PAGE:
“Affluence without abundance” – James Suzman

This was the first book I read in 2020, and the first book I’ve actually read from start to finish in many years. I picked it up hoping to hear some philosophical wisdom on human happiness, or social commentary on the state of Western late-stage capitalism and obsessive consumerism culture. In hindsight, perhaps I was seeking for some form of validation of my own personal feelings.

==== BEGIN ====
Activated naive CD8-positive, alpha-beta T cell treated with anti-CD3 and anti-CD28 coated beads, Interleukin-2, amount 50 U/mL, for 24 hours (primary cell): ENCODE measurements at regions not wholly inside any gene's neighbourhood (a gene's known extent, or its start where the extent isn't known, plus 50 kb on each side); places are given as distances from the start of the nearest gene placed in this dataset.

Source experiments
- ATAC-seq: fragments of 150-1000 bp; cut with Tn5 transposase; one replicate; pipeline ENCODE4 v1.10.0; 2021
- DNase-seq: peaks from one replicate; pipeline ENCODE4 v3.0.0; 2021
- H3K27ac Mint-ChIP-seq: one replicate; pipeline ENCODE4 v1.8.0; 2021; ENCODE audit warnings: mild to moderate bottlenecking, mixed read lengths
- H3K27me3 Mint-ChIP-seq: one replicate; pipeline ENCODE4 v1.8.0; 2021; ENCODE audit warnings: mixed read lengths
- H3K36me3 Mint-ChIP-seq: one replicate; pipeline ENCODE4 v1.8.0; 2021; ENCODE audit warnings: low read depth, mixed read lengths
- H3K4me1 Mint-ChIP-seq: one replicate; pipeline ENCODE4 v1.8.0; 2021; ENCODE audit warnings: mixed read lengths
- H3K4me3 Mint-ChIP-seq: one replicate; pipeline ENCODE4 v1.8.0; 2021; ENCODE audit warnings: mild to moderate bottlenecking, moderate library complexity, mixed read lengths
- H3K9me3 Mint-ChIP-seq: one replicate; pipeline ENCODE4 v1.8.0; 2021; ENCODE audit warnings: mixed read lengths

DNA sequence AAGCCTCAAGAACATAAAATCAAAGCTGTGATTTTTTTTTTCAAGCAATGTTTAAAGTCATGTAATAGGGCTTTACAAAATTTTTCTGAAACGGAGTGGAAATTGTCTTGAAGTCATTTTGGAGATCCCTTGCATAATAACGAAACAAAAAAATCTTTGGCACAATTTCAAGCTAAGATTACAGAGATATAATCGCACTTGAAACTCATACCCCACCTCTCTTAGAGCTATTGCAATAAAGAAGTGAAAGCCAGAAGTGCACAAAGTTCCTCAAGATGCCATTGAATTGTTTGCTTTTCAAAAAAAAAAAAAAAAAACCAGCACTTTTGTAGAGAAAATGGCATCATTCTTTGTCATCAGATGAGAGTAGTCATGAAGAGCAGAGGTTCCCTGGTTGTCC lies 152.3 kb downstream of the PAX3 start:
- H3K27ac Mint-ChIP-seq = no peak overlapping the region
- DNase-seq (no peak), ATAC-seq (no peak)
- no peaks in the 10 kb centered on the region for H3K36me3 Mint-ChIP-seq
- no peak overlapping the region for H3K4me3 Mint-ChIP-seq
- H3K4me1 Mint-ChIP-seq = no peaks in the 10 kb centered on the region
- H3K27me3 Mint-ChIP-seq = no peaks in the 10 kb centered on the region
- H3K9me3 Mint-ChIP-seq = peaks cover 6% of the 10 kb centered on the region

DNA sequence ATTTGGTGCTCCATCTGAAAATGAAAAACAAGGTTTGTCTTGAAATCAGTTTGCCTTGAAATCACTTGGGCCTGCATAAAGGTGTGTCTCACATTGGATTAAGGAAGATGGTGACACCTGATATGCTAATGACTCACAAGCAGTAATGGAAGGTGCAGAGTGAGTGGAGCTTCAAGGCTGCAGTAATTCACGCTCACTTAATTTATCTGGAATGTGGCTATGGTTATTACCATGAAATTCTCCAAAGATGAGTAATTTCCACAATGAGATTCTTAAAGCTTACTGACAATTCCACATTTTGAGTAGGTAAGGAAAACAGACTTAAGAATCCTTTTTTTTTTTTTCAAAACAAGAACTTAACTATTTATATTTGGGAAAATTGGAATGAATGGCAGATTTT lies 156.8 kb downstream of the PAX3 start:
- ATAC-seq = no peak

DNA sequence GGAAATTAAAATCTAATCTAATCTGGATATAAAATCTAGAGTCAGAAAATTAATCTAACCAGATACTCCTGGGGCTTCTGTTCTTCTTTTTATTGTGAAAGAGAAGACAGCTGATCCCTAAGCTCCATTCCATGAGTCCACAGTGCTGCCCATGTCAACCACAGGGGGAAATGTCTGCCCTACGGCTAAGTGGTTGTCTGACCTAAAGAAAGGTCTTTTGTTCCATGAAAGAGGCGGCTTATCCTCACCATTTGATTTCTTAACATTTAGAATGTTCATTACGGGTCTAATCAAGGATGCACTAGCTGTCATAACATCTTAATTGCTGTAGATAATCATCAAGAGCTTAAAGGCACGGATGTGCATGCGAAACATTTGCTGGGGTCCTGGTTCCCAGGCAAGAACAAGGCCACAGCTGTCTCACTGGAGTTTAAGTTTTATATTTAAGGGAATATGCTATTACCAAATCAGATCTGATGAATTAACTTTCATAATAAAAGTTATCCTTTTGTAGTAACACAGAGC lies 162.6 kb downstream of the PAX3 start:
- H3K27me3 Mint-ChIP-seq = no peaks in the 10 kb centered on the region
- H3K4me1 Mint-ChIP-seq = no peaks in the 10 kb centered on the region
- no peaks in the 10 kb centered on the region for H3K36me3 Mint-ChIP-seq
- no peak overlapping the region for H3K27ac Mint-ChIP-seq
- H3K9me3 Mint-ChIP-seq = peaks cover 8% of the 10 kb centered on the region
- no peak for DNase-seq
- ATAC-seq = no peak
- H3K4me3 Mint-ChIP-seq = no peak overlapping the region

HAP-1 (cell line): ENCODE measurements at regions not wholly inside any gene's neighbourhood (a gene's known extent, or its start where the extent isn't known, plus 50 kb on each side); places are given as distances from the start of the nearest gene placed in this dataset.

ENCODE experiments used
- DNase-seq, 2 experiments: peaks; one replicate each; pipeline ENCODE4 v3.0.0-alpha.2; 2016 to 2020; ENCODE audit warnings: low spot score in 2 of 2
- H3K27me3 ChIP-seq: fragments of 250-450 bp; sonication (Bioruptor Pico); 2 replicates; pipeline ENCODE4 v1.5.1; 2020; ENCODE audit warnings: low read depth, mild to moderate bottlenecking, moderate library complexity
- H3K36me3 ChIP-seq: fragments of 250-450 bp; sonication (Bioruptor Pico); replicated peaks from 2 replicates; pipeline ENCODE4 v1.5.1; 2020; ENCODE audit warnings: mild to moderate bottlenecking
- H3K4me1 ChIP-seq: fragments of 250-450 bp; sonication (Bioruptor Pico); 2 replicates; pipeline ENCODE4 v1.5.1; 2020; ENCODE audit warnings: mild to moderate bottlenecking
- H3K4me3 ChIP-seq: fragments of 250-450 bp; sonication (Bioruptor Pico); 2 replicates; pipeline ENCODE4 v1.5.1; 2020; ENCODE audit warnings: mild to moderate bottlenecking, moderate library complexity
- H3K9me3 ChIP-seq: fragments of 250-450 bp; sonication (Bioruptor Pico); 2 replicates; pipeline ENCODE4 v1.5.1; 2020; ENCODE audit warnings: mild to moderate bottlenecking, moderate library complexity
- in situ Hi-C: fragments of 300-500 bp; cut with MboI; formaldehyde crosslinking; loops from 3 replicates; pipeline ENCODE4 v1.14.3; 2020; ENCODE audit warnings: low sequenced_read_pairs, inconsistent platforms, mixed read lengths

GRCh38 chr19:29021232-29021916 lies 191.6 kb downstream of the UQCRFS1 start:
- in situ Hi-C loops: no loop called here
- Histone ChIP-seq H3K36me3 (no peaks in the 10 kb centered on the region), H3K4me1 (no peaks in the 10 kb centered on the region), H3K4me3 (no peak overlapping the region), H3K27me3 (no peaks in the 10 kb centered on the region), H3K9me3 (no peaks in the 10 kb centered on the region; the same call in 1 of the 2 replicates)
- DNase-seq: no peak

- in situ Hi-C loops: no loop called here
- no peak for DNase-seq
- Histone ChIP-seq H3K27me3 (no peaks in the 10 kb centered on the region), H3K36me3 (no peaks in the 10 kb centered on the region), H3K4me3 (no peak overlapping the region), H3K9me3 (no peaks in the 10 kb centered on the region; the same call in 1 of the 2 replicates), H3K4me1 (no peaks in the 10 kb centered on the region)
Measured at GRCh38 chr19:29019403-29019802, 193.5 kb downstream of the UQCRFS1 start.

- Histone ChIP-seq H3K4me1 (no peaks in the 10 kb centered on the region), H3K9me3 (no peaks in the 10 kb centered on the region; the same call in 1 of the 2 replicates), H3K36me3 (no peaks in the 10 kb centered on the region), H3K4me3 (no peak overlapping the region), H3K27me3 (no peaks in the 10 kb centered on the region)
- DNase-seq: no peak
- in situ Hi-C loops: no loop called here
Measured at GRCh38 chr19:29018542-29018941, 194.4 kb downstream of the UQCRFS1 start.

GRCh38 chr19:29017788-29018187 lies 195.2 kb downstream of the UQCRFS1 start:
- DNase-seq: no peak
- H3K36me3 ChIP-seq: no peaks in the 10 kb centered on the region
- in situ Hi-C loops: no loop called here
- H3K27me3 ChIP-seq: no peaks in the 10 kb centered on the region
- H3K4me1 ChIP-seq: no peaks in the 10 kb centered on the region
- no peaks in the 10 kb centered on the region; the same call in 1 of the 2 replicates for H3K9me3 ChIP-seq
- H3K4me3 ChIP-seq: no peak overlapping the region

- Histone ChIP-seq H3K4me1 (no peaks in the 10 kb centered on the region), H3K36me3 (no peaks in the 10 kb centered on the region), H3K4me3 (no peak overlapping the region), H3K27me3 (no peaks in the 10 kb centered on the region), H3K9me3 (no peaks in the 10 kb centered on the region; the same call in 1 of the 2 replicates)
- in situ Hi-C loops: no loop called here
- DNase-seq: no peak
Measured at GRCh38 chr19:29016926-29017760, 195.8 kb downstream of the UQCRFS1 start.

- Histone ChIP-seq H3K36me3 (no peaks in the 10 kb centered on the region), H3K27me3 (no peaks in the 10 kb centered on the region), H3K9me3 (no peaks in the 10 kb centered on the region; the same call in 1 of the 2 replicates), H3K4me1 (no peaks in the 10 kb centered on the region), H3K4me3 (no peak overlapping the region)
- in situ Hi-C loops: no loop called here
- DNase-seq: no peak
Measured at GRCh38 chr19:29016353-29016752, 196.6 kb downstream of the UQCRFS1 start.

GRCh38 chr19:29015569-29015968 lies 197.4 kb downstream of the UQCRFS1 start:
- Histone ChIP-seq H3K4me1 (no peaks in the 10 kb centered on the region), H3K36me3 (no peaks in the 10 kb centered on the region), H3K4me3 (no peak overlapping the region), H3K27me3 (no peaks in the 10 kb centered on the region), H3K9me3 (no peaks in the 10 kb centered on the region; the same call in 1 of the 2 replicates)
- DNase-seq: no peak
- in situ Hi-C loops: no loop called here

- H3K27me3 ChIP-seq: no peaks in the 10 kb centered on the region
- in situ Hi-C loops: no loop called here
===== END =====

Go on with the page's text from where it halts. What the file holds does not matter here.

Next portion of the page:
Needless to say, I found none of that in the book. Instead, it was an incredibly rich description of life in Southern Africa. It was a good reminder how humans lived as hunters and gatherers for hundreds of thousand of years where they only take as much as they needed for a few days at a time from their surroundings. While there were lean periods, in general they do not spend more than 15-20 hours a week in the pursuit of sustenance. Land rights are one of the many modern concepts that upended that way of life, even though it has been around for much longer than what we think of “modern” human history, whether you measure that in thousand of years, or hundred of years since the industrial revolution. One could argue that where we are today is an inevitable destination of the human psychological evolution journey, and I certainly don’t have the knowledge or insight to affirm or deny that. Nonetheless, it was interesting to be presented with the incredible research and understanding on how life was and how it has been drastically altered in the course of recent human history.

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